COVID-19 interrupts Southern Africa, USA agricultural trade slashing it by 17% in 2020

SOUTH AFRICA – The bullish Southern Africa and United States agricultural trade which has always ranged from US$983 million to about US$1.7 billion per year, since 2010 was severely impacted by the COVID-19 pandemic.

Due to the disruptions and measures implemented to address COVID-19 such as lockdowns, agricultural trade between the counties declined by 17% to US$1.4 billion in 2020, from US$1.6 billion in 2019.

According to a GAIN report by USDA, U.S agricultural exports to Southern Africa were the most affected decreasing by 23 percent to US$483.7 million in 2020, from US$625.1 million in 2019.

The decline was mainly caused by the domestic restrictions on liquor sales and imports which resulted in declines in alcohol beverages, mainly whisky and ingredients used in the manufacture of alcoholic beverages i.e., hops, malt, and grain sorghum.

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South Africa also had a record season for grains in 2020, which resulted in declines in imports of wheat and corn seed.

Further to that, the economic impact of COVID-19 to Southern African countries also resulted in decreases in demand for chicken, wheat, and beans from Angola; soybean oil, wheat and corn flour from Mozambique; and chicken from South Africa.

On the flip side of the situation, U.S agricultural exports to Zimbabwe, Madagascar, Eswatini, Namibia, and Lesotho grew in 2020.

U.S agricultural exports to Southern Africa decline by 23% while its imports dwindled by 13%

In terms of products chicken cuts and its edible offal were the leading Southern Africa imports accounting for 30 percent of the total exports in 2020, followed by animal feed preparations (8 percent), soybeans (5percent), wheat (4 percent), almonds (4 percent) and food preparations (4 percent).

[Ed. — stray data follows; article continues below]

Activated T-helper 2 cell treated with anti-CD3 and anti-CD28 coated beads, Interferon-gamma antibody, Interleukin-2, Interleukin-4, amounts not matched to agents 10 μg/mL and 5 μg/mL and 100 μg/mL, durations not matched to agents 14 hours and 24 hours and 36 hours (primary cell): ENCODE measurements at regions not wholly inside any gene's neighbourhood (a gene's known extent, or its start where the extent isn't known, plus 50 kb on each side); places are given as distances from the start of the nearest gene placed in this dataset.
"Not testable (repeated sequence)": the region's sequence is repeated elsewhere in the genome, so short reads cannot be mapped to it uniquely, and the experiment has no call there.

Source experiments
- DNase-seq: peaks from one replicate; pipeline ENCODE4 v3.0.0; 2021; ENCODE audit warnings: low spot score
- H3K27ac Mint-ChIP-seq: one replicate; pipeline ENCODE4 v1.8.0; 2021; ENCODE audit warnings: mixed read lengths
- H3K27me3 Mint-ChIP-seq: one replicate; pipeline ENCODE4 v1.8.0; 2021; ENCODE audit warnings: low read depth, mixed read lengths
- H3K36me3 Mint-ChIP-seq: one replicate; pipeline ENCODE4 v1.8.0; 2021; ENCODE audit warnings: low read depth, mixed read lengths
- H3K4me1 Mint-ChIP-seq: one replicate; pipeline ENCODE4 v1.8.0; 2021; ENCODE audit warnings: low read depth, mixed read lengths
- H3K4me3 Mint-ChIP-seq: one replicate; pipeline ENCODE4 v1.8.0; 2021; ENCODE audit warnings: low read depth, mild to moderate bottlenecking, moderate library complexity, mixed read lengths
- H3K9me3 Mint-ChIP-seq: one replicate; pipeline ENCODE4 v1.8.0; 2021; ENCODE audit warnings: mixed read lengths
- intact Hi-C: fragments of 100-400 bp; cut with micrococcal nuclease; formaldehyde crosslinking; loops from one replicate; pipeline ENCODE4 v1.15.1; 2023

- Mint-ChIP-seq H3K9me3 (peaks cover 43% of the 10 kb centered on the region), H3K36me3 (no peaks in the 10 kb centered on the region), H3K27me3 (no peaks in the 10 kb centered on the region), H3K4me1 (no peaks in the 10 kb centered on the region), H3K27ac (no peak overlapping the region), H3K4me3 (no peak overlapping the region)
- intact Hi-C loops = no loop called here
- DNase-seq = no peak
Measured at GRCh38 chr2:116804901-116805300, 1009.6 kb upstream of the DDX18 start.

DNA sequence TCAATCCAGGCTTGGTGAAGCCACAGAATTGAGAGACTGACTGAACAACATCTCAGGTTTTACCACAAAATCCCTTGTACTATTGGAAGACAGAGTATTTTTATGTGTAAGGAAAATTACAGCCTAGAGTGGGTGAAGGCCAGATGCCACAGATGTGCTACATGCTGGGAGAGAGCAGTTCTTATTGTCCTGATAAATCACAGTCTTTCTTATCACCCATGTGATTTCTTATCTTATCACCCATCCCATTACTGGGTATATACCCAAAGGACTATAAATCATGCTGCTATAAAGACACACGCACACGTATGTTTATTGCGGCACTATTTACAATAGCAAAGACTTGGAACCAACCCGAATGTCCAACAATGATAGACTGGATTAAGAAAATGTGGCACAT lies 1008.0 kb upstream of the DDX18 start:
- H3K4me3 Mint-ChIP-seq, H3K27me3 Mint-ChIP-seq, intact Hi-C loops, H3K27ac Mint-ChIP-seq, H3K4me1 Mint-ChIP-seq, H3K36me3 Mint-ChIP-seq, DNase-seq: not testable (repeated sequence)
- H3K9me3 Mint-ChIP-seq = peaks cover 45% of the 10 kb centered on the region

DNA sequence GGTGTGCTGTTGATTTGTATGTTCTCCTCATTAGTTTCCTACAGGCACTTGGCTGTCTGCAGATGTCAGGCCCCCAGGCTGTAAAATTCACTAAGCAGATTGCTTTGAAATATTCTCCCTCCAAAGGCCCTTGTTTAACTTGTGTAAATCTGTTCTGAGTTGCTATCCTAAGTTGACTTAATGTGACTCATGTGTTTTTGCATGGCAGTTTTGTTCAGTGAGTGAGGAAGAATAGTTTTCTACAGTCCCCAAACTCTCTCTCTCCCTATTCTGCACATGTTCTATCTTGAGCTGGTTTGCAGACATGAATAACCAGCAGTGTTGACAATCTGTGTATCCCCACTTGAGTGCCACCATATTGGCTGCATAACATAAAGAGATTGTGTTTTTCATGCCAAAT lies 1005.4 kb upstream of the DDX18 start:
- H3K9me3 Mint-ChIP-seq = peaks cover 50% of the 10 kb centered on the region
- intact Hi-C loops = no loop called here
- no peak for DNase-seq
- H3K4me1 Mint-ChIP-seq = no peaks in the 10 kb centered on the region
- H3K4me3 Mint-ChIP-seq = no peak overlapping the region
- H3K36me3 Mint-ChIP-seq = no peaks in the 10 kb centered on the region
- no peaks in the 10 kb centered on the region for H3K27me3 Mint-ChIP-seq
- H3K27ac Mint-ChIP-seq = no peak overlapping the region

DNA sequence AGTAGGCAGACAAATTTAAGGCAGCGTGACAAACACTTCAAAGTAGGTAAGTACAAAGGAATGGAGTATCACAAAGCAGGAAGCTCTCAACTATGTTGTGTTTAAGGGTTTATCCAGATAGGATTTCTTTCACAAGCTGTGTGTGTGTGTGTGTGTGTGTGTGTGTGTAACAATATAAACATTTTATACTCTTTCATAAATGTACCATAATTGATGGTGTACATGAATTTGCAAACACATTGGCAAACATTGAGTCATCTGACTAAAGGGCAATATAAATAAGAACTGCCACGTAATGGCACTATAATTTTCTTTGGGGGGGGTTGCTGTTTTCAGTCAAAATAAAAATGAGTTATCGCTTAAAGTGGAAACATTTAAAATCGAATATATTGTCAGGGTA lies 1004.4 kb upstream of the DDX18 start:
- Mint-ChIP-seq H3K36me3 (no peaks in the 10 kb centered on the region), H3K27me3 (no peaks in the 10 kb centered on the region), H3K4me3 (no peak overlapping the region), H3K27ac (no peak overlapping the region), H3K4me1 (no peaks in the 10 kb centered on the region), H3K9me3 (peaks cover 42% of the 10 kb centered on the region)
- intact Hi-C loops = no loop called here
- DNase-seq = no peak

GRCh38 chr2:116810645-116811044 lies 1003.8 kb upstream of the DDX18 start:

South Africa was the leading importer from the U.S during the year, accounting for 73 percent of the total exports to Southern Africa, followed by Angola (18 percent), Zimbabwe (2.4 percent), Madagascar (2.1 percent), Eswatini (1.5 percent), Namibia (1.0 percent), Mozambique (1.0 percent), Mauritius (0.7 percent) and Zambia (0.1 percent).

In comparison, Southern African exports to the United States only decreased by only 13 percent to US$883.2 million in 2020, from US$1 billion in 2019.

This was due to more stringent measures that were placed on imports of liquor products by some countries, disruptions to supply chains, and decrease in demand due to low economic activities and consumer incomes as a result of COVID-19.

This decrease was only from three countries, Madagascar sending out cocoa beans and vanilla, Mauritius exporting tuna and Lesotho selling vegetable products.

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Despite the COVID-19 pandemic, agricultural exports from South Africa, Mozambique, Zimbabwe, Eswatini, Namibia, Zambia, Angola and Botswana were more resilient and increased in 2020.

Madagascar, South Africa and Mauritius accounted for 92 percent of the total exports.

The main commodities imported by the United States from the region include vanilla (33 percent), citrus (11 percent), seafood (9 percent), cane sugar (8 percent), macadamia nuts (8 percent), and wine (6 percent).

Most products traded abroad are considered health foods, hence their resilience and continued trade due to rising demand driven by health reasons during COVID-19.

The report expects improvements in agricultural trade in 2021, based on several countries lifting lockdown restrictions, improved management of supply chains, and increases in production of major crops following good rainfall received to date.

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